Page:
"It's a very direct and blunt message, but I think that's a good example of (the mid-2000s) policies that tried to revolutionize farming."
Stylistically, little has changed
Despite the advances depicted, the posters' style has remained remarkably consistent since the 1950s. They continue to draw heavily on the traditions of socialist realism, an artistic approach once popular throughout the communist world.
"I don't see a real development in their sophistication -- they follow their own tradition," Knothe said. "The posters in the exhibition (possess) a certain uniform look. They all differ tremendously in color and the way they talk to you, but the composition of the images is quite constant throughout time.
"What I find interesting is the way they use foreground and background -- a juxtaposition that is normally very well-defined. (In the foreground) they put a figure who addresses the people and makes that connection. And it's always a person who is communicating the message to the public."
Many are still hand-painted
This continuity also reflects the production process, which has barely changed over the decades. Most of the posters -- including all of those in Zellweger's collection -- were painted by hand.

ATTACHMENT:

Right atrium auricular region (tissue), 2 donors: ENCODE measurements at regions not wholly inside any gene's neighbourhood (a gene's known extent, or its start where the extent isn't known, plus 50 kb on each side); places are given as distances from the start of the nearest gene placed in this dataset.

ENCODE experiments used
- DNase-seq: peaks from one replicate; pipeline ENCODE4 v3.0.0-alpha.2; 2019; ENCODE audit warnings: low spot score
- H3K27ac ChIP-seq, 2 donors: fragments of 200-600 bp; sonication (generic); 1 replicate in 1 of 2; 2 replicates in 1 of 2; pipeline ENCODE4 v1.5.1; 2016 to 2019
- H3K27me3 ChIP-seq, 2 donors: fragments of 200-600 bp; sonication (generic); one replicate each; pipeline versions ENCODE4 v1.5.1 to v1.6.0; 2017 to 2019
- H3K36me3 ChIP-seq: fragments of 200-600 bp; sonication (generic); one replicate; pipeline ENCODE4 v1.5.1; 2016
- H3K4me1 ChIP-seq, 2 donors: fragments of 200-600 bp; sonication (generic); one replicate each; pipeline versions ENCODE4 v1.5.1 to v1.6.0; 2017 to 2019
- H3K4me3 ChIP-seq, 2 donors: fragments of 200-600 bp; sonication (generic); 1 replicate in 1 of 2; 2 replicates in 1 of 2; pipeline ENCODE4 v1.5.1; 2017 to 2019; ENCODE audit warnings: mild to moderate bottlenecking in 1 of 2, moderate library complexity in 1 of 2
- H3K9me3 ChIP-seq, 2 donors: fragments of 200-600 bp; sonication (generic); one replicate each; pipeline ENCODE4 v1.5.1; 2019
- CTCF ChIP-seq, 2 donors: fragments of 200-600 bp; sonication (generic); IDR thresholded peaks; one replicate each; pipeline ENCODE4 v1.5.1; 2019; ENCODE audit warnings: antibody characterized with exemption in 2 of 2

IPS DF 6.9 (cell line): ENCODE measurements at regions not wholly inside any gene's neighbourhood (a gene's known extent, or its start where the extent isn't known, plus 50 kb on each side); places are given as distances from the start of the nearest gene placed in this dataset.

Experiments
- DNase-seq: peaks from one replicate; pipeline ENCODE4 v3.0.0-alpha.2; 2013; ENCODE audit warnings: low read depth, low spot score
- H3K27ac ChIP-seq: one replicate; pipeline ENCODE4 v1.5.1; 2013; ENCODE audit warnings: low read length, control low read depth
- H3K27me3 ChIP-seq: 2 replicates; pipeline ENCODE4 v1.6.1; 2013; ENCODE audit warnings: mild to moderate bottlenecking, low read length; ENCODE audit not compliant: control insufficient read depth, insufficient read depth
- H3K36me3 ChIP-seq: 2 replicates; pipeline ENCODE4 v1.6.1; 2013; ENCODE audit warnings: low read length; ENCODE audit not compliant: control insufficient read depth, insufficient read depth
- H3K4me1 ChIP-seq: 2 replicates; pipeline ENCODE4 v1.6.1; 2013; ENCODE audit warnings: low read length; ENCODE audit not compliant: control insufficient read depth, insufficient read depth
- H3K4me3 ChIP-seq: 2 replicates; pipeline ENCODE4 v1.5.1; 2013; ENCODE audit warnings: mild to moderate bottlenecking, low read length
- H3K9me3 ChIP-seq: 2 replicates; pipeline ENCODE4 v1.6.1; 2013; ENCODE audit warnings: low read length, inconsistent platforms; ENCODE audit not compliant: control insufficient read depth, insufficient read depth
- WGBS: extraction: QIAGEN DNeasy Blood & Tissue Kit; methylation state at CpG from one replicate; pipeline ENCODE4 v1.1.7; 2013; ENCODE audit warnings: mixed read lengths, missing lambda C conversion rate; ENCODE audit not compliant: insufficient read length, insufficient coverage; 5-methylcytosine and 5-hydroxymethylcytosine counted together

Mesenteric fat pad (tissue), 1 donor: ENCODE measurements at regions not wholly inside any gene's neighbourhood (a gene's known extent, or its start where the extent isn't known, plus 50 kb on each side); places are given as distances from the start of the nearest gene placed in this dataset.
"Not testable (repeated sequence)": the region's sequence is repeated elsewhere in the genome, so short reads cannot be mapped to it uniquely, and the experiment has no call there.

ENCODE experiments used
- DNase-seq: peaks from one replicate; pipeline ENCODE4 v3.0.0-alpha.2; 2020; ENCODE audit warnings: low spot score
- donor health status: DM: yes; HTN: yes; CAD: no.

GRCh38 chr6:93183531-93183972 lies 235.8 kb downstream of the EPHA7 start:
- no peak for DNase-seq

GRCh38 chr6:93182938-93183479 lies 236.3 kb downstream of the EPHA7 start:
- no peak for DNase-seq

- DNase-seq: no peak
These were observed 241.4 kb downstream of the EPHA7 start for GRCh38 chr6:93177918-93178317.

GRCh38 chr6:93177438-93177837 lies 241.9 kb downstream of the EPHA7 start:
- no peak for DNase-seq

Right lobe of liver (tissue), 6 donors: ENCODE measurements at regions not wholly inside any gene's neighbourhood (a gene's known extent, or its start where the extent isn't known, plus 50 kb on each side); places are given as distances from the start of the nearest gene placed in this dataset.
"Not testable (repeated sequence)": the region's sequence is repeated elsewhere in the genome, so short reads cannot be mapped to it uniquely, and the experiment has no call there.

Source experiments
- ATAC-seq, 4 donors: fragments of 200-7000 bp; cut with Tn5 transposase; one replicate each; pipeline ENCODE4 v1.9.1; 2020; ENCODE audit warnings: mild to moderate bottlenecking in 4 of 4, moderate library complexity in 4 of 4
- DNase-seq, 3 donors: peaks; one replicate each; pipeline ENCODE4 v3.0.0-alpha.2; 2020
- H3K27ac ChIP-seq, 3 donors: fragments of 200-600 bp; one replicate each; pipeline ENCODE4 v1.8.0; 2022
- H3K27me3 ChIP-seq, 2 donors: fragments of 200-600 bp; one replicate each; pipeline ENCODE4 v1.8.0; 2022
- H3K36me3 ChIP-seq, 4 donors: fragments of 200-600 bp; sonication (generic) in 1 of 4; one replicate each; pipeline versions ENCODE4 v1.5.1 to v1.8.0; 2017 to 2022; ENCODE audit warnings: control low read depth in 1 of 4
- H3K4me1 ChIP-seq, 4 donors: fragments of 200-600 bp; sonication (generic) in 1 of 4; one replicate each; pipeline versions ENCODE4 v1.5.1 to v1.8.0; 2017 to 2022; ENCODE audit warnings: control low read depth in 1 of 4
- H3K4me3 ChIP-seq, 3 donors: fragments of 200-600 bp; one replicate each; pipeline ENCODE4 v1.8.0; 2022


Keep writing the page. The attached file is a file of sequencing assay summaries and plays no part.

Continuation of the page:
"What happens is that, usually, the government announces the subject -- let's say breeding rabbits -- and then different artists paint posters," Zellweger said. "Like a competition, one or two are chosen and then these are multiplied by the thousand in print."
Many of the works are produced at the Mansudae Art Studio, a state-run facility believed to employ around 1,000 of the country's most gifted artists. In addition to posters, the studio produces statues, paintings, ceramics and other state-supported artworks.
They reflect the country's literacy rate
Almost all propaganda posters in North Korea feature large worded slogans. Examples from Zellweger's collection include: "Let us further encourage our nation's excellent sports activities and folk games!" and "Let us raise more grass-eating animals!"
Despite widespread poverty and low life expectancy, education is both free and compulsory in North Korea. Literacy may not be as high as the 100% figure reported by the country's officials, but Zellweger believes that posters are designed on the assumption that everyone can read.
"I've never met a North Korean boy or girl -- or adult -- who cannot read, write and do the simple math," she said.
Propaganda posters typically rely on brightly colored images and text. But as well as catching the eye, colors are symbolic and have been chosen to resonate with the public.
"The traditional Korean color symbolism is based on the five elements -- wood, fire, earth, metal and water," Zellweger explained. "And most of the time, the posters use the five basic colors -- blue, red, yellow, white and black.
"The colors all have meaning. Red is the color of socialism and aggression but also passion. Blue means peace and harmony, though it also symbolizes integrity and is often used on educational posters. Black represents darkness and evil, so is often used in anti-American and anti-Japanese posters. Gold and yellow is for prosperity and glory."
"Korea's Public Face: Twentieth-century Propaganda Posters from the Zellweger Collection" is on at The University Museum and Art Gallery (UMAG) at the University of Hong Kong until Jan. 28, 2018.